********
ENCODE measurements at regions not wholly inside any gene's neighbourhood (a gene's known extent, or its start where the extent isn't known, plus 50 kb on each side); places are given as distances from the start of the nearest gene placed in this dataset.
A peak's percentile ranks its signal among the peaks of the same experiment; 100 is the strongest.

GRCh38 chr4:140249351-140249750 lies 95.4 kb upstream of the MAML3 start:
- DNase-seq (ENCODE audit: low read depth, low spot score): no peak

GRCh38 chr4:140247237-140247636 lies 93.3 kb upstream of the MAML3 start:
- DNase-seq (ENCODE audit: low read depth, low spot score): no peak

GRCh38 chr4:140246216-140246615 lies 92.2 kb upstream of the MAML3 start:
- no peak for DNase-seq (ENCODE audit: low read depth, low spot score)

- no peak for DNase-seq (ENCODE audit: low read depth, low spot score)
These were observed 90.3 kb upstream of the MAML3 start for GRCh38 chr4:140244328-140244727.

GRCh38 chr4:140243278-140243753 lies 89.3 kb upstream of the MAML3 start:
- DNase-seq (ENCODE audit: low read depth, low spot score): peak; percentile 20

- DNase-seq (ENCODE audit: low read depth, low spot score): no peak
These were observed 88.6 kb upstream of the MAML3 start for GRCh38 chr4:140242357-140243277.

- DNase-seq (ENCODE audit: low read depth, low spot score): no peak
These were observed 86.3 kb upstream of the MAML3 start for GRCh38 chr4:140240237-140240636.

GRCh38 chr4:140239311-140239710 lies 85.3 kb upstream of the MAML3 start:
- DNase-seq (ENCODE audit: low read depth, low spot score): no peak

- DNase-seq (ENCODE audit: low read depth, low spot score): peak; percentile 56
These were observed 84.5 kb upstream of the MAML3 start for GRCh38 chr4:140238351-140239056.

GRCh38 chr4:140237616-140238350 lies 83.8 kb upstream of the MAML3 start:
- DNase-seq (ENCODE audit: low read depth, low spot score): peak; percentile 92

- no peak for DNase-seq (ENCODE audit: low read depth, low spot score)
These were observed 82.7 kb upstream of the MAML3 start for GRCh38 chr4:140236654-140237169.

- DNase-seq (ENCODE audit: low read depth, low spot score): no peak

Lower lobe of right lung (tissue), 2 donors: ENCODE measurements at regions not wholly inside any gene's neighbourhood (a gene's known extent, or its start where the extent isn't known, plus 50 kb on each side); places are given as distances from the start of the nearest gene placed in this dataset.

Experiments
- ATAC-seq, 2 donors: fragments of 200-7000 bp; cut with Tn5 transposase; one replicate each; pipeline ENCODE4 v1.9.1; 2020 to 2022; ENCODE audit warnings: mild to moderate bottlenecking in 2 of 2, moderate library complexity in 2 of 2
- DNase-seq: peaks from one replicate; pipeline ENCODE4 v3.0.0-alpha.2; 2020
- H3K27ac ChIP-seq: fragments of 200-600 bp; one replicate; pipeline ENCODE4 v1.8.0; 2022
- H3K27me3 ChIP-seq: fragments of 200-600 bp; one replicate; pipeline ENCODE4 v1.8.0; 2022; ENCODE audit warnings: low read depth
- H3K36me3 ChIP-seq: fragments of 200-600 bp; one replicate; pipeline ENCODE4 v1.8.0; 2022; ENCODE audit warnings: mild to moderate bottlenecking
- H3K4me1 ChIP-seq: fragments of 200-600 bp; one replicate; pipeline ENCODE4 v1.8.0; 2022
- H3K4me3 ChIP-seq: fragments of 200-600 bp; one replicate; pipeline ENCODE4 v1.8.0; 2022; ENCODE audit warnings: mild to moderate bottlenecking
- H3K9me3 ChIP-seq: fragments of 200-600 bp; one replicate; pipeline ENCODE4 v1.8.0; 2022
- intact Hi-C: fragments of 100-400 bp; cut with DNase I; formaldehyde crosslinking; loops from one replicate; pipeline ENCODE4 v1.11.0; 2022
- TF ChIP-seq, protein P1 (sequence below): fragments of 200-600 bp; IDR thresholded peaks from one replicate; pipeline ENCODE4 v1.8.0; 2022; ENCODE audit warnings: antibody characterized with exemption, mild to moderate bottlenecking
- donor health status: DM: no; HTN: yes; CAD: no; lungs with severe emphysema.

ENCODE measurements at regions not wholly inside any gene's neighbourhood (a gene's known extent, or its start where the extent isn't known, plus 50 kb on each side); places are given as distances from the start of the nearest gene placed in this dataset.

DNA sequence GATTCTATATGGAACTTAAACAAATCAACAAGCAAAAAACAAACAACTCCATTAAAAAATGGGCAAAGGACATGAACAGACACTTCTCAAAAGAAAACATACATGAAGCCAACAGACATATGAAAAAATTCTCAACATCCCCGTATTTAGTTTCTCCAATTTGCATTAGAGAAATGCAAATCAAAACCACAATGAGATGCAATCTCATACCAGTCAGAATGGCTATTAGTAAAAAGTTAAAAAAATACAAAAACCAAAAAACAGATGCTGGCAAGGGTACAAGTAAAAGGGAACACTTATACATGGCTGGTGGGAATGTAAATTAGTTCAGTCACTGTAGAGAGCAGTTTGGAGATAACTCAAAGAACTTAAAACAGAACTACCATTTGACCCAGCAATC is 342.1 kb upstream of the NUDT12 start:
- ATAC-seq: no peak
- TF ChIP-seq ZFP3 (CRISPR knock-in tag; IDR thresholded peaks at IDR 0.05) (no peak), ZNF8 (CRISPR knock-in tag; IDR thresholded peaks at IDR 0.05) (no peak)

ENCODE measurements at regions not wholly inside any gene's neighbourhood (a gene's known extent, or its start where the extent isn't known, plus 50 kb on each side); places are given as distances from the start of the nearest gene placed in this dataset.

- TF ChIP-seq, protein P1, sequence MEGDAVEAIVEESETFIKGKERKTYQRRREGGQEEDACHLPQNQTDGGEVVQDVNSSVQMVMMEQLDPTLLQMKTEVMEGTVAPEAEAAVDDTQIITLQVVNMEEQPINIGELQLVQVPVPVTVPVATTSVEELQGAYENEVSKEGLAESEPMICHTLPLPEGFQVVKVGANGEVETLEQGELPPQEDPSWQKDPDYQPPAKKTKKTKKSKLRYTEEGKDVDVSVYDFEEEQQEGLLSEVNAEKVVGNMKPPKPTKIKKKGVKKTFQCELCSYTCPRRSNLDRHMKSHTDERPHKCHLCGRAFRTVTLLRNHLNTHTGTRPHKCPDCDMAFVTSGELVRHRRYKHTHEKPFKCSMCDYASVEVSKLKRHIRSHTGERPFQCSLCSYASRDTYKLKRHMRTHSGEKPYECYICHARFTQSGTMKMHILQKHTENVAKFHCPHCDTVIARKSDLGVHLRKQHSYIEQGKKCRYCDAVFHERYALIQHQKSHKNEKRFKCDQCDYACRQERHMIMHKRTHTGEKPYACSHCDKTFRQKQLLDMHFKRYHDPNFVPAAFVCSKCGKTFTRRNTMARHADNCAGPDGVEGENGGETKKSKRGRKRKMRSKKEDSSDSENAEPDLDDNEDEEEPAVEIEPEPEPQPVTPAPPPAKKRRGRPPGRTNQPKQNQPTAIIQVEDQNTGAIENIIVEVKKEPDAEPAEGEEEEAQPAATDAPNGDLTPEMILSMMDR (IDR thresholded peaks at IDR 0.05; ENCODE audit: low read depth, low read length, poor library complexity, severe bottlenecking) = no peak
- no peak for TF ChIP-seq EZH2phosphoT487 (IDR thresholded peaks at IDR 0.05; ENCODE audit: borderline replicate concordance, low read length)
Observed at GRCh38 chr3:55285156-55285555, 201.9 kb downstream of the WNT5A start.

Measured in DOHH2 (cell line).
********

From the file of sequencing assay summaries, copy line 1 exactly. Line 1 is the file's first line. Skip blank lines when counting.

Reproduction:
ENCODE measurements at regions not wholly inside any gene's neighbourhood (a gene's known extent, or its start where the extent isn't known, plus 50 kb on each side); places are given as distances from the start of the nearest gene placed in this dataset.